Ocean Shock is a 10-part multimedia series that evolved from data analysis showing oceans around the world warming and causing marine life to migrate North and deeper. The series explained the science behind the climate’s hidden climate change and how this shift in the earth’s ecosystem was having an impact on livelihoods, industries and cultures around the world. It revealed to readers how individual creatures were at risk and also looked forward to future; to the people looking to mitigate the impending crisis and others offering advice on eating for a changing planet.
What makes this project innovative?
The data was the centerpiece of Ocean Shock and the data narrative was a motif throughout – globes showing warming oceans provided context to orient readers. For the multimedia components, we wanted each story to have it’s own bespoke visual narrative. As such, we worked and planned strategically with photographers and reporters around the world. We shot drone footage in Africa to give a broad perspective on artisanal fishing, used 360 cameras in the mangroves of Borneo to bring readers closer to how nature was being destroyed. We shot a every building across one block in a small town in Japan, allowing readers to scroll through a street that had been decimated by the loss of squid. And throughout the series, we included tiny animated gifs to add intimate texture and flipping interaction patterns to make motions reminiscent of the sea. And of course, we walked readers through an interactive narrative to explain how fish were migrating and what the data told us.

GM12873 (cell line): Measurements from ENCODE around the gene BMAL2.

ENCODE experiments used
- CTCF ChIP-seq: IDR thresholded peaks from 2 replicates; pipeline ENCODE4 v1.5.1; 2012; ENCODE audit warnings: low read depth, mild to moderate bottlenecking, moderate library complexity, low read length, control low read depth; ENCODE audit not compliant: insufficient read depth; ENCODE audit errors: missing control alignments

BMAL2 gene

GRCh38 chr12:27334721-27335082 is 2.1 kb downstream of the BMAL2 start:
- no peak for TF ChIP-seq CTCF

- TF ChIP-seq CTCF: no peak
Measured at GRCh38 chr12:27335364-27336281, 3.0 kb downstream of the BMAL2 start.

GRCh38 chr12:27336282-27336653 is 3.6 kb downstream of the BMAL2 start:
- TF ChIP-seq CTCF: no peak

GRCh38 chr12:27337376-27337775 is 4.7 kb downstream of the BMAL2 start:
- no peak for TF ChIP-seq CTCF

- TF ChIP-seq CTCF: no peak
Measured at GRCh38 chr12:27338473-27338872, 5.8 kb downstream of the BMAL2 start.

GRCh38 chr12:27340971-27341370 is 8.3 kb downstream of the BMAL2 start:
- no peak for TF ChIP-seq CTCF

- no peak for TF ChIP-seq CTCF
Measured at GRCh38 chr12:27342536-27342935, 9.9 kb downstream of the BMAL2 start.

What was the impact of your project? How did you measure it?
The series continues to be widely cited on other news organizations, we were the first to report the data on warming oceans. The UN uses it in their presentations and it’s been spotted on CSPAN.
Source and methodology
To examine sea surface temperatures and identify hotspots, we used data from the U.S. National Oceanic and Atmospheric Administration. The data estimated the mean monthly temperature in one-degree grids for the seas across the planet starting in 1970. To explore the migrations of marine creatures, we used federal trawl survey data in the U.S. North Atlantic. This tracks the location of dozens of species dating to the late 1960s. Using a Rutgers University version of the data called OceanAdapt, which is enhanced by adding the geographic center of each species’ range, we were able to quantify the number of species that had shifted north, or deeper, or both.
Sarah Slobin, Maryanne Murray, Matthew Weber, Andrew Garcia Phillips